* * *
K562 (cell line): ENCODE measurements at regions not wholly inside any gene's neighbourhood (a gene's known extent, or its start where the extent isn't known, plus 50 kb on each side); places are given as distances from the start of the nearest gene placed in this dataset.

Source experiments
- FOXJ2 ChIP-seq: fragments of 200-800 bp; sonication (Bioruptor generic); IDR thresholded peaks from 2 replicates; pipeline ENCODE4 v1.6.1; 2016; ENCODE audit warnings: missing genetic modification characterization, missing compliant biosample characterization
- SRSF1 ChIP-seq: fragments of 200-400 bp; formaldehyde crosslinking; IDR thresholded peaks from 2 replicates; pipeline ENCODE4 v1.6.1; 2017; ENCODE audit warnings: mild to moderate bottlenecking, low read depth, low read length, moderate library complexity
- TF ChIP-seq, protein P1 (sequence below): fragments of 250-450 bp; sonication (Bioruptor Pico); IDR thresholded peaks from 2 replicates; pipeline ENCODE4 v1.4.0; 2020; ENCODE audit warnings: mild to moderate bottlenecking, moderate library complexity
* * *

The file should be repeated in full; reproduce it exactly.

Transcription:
K562 (cell line): ENCODE measurements at regions not wholly inside any gene's neighbourhood (a gene's known extent, or its start where the extent isn't known, plus 50 kb on each side); places are given as distances from the start of the nearest gene placed in this dataset.

Source experiments
- FOXJ2 ChIP-seq: fragments of 200-800 bp; sonication (Bioruptor generic); IDR thresholded peaks from 2 replicates; pipeline ENCODE4 v1.6.1; 2016; ENCODE audit warnings: missing genetic modification characterization, missing compliant biosample characterization
- SRSF1 ChIP-seq: fragments of 200-400 bp; formaldehyde crosslinking; IDR thresholded peaks from 2 replicates; pipeline ENCODE4 v1.6.1; 2017; ENCODE audit warnings: mild to moderate bottlenecking, low read depth, low read length, moderate library complexity
- TF ChIP-seq, protein P1 (sequence below): fragments of 250-450 bp; sonication (Bioruptor Pico); IDR thresholded peaks from 2 replicates; pipeline ENCODE4 v1.4.0; 2020; ENCODE audit warnings: mild to moderate bottlenecking, moderate library complexity